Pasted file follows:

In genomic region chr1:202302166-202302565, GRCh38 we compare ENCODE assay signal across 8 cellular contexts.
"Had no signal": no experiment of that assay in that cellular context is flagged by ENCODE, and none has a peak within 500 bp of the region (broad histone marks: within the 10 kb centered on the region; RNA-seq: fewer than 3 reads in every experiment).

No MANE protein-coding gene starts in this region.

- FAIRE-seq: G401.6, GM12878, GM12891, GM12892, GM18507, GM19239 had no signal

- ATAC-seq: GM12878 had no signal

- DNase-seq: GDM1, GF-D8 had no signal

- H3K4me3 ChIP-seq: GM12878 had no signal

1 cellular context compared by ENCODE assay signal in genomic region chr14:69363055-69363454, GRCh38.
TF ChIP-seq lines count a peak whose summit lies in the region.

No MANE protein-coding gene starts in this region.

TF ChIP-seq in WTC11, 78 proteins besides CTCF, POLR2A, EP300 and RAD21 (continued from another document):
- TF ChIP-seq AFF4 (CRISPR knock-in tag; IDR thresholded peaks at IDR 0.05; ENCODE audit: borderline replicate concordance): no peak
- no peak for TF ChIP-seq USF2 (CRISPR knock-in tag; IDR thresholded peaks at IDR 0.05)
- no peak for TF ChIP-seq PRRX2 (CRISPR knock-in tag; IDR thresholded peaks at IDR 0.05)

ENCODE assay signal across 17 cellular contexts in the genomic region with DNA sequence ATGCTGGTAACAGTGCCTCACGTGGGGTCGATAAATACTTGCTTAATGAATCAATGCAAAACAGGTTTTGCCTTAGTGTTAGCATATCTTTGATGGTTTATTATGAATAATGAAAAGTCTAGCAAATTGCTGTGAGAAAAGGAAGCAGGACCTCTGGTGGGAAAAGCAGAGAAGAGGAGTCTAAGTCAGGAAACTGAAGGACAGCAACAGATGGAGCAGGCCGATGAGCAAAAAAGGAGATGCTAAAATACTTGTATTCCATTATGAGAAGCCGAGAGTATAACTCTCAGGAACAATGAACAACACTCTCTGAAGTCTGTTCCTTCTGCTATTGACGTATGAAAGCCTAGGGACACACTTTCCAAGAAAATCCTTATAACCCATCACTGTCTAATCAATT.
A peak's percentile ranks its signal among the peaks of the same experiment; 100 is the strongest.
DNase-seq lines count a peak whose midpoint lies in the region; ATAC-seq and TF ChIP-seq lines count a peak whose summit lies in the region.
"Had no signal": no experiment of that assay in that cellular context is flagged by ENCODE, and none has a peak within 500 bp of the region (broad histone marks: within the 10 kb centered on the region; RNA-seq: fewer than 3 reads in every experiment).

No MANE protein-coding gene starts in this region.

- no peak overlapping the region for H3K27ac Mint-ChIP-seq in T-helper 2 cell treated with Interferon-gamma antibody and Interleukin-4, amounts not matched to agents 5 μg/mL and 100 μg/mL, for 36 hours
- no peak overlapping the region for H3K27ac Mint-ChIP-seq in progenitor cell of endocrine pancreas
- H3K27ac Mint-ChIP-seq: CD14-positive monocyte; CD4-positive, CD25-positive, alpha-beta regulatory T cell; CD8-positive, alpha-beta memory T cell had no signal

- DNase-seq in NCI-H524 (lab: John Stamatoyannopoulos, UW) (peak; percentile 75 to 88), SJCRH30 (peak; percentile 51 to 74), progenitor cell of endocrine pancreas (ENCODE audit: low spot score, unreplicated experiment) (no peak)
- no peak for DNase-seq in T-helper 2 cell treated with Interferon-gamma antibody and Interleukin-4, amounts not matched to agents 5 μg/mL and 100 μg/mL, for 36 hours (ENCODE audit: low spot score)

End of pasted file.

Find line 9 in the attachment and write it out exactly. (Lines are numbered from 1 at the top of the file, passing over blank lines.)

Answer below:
TF ChIP-seq lines count a peak whose summit lies in the region.